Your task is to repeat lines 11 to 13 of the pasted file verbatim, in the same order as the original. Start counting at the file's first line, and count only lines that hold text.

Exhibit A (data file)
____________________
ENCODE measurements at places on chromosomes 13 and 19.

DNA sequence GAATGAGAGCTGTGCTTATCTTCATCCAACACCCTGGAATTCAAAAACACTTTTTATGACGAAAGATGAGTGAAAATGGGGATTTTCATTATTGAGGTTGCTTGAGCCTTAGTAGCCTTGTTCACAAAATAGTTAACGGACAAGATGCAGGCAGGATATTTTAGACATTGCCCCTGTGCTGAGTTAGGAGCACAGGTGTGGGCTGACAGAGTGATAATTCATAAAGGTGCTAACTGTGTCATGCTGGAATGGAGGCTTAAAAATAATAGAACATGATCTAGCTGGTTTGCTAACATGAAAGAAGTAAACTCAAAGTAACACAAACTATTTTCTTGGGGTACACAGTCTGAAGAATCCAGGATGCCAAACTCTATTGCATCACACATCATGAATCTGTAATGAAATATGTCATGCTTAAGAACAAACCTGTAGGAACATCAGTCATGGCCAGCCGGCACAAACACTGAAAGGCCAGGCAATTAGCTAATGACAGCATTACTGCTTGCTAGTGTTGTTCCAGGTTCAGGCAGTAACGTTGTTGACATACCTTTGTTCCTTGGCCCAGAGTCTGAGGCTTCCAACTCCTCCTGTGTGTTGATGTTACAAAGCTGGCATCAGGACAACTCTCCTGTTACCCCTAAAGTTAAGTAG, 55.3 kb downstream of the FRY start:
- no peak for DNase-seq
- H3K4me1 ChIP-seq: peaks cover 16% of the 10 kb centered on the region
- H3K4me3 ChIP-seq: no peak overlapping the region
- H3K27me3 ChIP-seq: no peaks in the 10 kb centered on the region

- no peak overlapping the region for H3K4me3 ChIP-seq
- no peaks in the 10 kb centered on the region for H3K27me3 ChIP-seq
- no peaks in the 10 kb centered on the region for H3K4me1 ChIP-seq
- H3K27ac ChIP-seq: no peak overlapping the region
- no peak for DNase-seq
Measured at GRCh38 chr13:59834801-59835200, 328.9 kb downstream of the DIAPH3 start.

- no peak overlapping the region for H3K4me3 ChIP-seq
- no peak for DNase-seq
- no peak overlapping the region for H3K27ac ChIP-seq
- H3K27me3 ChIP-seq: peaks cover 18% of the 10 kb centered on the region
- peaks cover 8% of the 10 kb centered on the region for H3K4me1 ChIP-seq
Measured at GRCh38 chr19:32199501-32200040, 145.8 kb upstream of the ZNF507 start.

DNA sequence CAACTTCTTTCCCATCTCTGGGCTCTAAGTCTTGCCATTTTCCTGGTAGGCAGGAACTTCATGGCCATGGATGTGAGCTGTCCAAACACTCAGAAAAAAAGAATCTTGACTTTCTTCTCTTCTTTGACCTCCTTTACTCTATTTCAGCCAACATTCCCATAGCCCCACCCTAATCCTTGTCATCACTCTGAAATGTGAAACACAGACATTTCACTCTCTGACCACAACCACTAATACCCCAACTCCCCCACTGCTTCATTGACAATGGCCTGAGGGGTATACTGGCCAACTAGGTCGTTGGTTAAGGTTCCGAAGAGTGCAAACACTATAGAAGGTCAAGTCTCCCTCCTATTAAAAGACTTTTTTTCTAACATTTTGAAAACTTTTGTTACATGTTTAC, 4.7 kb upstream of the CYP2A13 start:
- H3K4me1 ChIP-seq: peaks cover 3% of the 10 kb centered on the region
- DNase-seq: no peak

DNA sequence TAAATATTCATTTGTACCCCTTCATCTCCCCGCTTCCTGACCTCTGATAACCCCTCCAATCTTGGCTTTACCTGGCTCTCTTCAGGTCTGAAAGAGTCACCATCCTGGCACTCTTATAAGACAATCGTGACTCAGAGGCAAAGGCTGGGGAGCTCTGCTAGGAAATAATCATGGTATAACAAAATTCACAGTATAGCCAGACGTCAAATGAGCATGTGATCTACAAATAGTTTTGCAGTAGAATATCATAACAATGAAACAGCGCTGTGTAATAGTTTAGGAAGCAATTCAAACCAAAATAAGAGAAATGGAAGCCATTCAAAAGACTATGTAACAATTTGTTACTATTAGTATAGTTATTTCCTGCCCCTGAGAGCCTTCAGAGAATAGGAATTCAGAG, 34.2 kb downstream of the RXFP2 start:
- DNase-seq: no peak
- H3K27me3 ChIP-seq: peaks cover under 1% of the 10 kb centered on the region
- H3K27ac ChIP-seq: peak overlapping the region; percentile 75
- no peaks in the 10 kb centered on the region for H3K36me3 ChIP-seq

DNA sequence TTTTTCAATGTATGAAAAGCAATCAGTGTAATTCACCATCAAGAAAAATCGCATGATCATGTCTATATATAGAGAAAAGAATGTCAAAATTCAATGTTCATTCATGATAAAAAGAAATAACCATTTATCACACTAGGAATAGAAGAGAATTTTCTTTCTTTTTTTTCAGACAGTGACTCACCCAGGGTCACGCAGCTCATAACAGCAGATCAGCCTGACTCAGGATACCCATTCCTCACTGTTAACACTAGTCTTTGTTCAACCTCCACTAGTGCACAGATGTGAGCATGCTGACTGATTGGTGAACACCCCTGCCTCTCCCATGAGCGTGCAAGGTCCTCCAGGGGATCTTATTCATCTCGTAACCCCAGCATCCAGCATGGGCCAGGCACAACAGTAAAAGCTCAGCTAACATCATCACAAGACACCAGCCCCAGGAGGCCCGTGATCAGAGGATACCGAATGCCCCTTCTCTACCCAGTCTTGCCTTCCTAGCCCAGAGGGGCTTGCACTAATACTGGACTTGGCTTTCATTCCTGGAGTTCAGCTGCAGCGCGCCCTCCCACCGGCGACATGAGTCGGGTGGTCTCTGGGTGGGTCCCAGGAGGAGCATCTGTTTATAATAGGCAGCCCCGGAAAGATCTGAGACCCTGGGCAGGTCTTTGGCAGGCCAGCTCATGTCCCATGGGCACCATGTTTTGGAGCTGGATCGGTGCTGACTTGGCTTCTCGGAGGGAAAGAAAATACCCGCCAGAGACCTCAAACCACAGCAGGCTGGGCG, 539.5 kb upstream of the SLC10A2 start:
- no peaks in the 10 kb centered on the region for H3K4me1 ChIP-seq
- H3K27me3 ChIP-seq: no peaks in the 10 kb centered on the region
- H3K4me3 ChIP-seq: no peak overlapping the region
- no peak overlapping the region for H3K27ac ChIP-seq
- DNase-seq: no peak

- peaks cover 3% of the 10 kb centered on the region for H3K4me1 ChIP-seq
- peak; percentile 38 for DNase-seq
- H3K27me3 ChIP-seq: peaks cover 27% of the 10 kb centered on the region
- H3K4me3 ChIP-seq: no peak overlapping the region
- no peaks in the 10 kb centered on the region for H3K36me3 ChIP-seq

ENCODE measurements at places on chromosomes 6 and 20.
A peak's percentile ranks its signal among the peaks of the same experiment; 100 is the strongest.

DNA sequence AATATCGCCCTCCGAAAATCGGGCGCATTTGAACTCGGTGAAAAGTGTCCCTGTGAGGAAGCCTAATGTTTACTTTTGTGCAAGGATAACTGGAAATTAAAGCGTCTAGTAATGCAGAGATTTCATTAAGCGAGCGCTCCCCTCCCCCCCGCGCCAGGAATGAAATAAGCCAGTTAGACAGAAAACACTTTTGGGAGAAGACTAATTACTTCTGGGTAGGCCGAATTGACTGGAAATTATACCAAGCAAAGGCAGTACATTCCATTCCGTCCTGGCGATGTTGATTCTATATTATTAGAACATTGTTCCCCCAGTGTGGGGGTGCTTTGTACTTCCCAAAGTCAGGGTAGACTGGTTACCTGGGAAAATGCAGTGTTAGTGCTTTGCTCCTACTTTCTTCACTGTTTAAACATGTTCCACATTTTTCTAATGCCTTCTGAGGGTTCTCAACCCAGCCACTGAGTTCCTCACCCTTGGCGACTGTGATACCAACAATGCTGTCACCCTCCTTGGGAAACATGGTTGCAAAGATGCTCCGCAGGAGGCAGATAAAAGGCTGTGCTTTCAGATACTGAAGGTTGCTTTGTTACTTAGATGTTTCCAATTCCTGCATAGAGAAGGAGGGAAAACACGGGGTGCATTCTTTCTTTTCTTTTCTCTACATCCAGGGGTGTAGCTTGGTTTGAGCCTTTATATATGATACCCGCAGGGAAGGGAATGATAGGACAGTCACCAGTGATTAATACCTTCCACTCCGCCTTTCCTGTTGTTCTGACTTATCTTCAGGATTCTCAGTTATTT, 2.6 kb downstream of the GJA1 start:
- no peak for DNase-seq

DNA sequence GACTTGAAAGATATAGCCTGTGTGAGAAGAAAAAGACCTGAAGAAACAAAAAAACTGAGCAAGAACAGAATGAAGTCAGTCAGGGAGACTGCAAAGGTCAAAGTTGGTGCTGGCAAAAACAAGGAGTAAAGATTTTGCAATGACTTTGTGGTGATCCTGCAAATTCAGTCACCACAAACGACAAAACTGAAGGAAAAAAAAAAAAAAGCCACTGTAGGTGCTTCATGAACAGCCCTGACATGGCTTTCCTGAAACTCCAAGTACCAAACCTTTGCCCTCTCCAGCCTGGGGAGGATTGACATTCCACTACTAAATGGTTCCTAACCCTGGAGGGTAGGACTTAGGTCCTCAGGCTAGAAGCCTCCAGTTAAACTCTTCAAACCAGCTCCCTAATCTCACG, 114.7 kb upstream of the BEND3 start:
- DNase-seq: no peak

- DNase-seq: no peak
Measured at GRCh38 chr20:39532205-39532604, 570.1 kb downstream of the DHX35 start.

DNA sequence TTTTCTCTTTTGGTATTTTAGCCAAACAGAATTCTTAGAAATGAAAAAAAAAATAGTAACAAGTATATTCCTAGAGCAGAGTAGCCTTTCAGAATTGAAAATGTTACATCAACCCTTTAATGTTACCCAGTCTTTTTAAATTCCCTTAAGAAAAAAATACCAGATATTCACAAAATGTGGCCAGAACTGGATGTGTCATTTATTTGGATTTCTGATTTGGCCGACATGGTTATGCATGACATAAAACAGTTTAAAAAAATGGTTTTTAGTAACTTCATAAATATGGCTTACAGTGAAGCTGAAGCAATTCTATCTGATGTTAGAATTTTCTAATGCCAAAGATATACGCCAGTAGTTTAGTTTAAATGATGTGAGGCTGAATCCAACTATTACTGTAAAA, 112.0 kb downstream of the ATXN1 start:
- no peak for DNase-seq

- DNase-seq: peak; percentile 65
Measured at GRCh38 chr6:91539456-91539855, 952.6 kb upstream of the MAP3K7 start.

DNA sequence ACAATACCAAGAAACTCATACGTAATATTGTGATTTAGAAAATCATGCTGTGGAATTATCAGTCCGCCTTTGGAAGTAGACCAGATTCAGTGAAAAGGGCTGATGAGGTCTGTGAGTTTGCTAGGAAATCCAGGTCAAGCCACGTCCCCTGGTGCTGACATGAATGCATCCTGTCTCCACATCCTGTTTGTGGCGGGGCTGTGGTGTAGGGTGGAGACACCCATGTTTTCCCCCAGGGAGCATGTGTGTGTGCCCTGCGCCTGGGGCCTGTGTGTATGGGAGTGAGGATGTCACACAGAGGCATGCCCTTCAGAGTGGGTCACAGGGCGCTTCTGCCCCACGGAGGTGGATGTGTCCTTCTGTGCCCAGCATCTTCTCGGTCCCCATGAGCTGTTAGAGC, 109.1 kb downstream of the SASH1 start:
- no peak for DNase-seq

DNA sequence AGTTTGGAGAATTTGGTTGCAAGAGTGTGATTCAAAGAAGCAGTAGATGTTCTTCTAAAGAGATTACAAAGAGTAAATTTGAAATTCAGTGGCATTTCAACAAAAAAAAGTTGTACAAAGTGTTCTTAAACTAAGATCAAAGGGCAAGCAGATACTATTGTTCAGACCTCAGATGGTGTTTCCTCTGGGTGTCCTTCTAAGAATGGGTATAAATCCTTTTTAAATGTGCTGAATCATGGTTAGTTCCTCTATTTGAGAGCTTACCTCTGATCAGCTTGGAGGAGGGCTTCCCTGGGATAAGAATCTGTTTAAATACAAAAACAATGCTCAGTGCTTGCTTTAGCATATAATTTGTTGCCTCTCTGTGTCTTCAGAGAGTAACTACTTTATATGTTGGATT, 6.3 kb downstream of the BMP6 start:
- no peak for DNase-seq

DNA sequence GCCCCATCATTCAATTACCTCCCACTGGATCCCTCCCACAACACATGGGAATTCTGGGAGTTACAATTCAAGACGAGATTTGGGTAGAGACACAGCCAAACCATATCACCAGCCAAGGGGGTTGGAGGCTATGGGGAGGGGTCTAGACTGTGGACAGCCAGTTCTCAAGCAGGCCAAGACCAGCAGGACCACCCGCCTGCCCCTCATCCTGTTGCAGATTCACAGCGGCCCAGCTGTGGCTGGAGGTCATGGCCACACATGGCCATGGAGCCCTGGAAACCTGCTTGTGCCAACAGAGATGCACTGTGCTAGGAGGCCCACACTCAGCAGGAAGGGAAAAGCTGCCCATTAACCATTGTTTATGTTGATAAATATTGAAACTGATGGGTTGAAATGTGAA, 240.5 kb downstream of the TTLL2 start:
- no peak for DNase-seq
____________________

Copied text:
- no peak for DNase-seq
Measured at GRCh38 chr13:59834801-59835200, 328.9 kb downstream of the DIAPH3 start.

- no peak overlapping the region for H3K4me3 ChIP-seq